The single tower with the large drive set acts as shared storage for the cluster. The drives are configured in a RAID-5. Also, because this is a lab, it contains virtual machine backups.

I generally do not integrate cloud services with my lab, primarily because a lot of small businesses do not yet have a purpose for integration between on-premises servers and public clouds. I do use basic services that enhance the administrative quality of life without straining the budget, such as Azure Active Directory.

Lab Maintenance, Management, and Monitoring

Whenever possible and practical, I use PowerShell to manage my lab. When graphical tools provide better solutions, I use a mix of Windows Admin Center and the traditional MMC tools (Hyper-V Manager, Failover Cluster Manager, Active Directory Users and Computers, etc.). For monitoring, I use Nagios with alerts through a personal e-mail account. I back up my virtual machines with Altaro VM Backup.

Aside from Altaro, none of the tools that I use in the lab requires additional license purchases. For instance, I do not use any System Center products. I believe that this practice best matches my audience’s uses and constraints. Most paid tools are too expensive, too complex, too resource-hungry, and require too much maintenance of their own to justify use in small businesses.

I only reformat drives for operating system upgrades. The in-place upgrade has become more viable through the years, but I still see no reward for the risk. On general principle, I do not reload operating systems as a fix for anything less than drive failures or ransomware. Once I feel that Windows Server 2022 has had enough testing by others, these hosts will undergo their third ever reformat.

Pros and Cons of this Lab

Overall, this lab satisfies me. A few of the reasons that I like it:

  • Low cost
  • Stability
  • Acceptable performance for typical small business daily functions
  • Good balance of performance and capacity
  • Ability to test the most common operations for a Microsoft-centric shop

Things that I would improve:

  • The storage performs well enough for a regular small business, but I’m an impatient administrator
  • Memory
  • Network adapter capabilities

Theresa Miller

Principal Technologist at Cohesity and Microsoft MVP

Why do you have a lab?

I have had various forms of home labs over the years for varying reasons. In fact, when I built my home, I made sure my house was hard-wired for internet, which shows how long I have been in the technology industry. At the time hard wiring was the only way to distribute the internet to all the rooms in your home; unlike today where we have wireless and Wi-Fi extender options to help with network stability, Wi-Fi extending to places like the outdoors, and additional security features. Back to the question at hand, What do you use it for? my home lab options are what enable to me put forth the IT Community work that I have done. This includes having the tech to create training courses, blogging, events speaking and more. So, “When and why did you decide to get a home lab? I decided to get a home lab over 8 years ago and continue to use every evolution of my home lab for this function, educating myself and others.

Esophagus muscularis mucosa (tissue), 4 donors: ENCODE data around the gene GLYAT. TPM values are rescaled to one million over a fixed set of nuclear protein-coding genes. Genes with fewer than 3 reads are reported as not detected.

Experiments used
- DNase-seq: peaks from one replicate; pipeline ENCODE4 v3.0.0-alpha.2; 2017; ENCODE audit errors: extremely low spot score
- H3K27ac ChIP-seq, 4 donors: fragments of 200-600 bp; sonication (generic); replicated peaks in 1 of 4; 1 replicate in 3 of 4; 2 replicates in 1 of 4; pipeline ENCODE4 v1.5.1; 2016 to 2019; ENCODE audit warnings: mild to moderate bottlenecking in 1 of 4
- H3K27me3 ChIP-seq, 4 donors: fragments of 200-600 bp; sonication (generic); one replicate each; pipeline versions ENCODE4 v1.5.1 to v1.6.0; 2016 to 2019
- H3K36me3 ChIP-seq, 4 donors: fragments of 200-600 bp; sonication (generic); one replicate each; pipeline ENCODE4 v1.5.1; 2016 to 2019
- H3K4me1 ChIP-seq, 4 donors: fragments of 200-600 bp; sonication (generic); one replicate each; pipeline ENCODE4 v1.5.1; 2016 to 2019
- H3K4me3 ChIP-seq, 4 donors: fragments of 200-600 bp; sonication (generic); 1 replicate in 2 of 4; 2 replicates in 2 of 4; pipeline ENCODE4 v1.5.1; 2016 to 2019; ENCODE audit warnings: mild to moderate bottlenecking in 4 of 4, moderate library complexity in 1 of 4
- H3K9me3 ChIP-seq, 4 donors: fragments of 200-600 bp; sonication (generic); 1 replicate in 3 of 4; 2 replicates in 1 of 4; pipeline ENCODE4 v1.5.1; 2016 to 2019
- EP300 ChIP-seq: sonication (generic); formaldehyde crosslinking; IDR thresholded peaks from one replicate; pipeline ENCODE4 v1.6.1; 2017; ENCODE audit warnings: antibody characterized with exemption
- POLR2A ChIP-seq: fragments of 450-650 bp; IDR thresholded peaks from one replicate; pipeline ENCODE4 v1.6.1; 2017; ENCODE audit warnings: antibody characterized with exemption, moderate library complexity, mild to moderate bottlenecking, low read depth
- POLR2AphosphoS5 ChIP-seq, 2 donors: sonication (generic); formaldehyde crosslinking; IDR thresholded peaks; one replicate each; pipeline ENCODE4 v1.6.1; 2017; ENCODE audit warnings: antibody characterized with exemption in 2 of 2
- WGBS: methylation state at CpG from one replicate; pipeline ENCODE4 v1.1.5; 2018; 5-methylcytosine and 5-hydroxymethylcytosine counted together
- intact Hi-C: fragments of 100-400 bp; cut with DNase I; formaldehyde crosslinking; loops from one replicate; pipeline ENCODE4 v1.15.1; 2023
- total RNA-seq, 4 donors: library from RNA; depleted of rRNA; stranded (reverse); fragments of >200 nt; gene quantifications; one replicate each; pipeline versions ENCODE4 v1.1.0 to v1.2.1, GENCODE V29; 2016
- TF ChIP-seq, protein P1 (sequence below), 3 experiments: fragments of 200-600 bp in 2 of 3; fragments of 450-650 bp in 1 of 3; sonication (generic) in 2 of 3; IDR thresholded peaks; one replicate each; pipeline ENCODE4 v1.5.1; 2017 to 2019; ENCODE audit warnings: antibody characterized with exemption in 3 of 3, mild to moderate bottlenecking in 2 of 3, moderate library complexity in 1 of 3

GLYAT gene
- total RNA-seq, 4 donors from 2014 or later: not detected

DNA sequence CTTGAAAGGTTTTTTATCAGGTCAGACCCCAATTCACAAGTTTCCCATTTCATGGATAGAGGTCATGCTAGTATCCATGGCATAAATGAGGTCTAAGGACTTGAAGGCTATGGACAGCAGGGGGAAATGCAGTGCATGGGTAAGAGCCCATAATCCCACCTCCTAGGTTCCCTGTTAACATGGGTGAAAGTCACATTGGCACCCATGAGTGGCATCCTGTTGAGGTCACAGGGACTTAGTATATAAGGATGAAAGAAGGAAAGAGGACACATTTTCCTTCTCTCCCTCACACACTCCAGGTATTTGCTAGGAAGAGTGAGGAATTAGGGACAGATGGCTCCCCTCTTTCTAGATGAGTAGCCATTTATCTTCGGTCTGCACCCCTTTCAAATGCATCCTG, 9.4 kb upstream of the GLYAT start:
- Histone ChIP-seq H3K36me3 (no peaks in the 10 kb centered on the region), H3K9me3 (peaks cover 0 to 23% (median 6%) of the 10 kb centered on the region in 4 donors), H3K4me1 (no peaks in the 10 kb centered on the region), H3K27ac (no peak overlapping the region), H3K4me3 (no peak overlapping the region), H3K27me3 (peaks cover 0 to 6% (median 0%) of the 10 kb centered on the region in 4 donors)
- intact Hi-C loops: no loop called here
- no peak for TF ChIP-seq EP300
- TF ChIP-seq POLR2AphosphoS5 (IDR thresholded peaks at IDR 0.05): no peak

How did I source my home lab?

Initially, my home lab was sourced by end-of-life equipment that my employer allowed employees to wipe the storage on, but eventually, I transitioned to source my hardware through a side business I have had for over 8 years. Purchasing a single Dell PowerEdge server, I was able to virtualize all of the servers I needed to run Active Directory and any necessary windows servers needed at the time. Beyond that my IT Community involvement has allowed me to enjoy the appropriate software licensing needed to support such an environment.

Over time my home lab has changed, my hardware became end-of-life and what was once set up in my basement lab is now hosted in the Azure Cloud. Yep, I decommissioned my hardware and switched to cloud.

What were your considerations and decision points for what you decided to purchase?

The transition to the cloud came from the fact that has become a challenge to deal with end-of-life hardware, and ever-evolving hardware requirements becoming outdated for the latest software running. Not only did it become time-consuming to manage, but it also became too costly.

What’s your setup?

My setup today is now in the Azure cloud, so the only hardware I have in my home is my internet router and the appropriate Eero wifi extenders that are needed to ensure network reliability. I find that running all cloud keeps my backend infrastructure up to date accordingly. For storage, I leverage all Azure-managed disks are block-level storage volumes that are managed by Azure on my servers that I need to leverage with keeping the consumption of resources low in mind.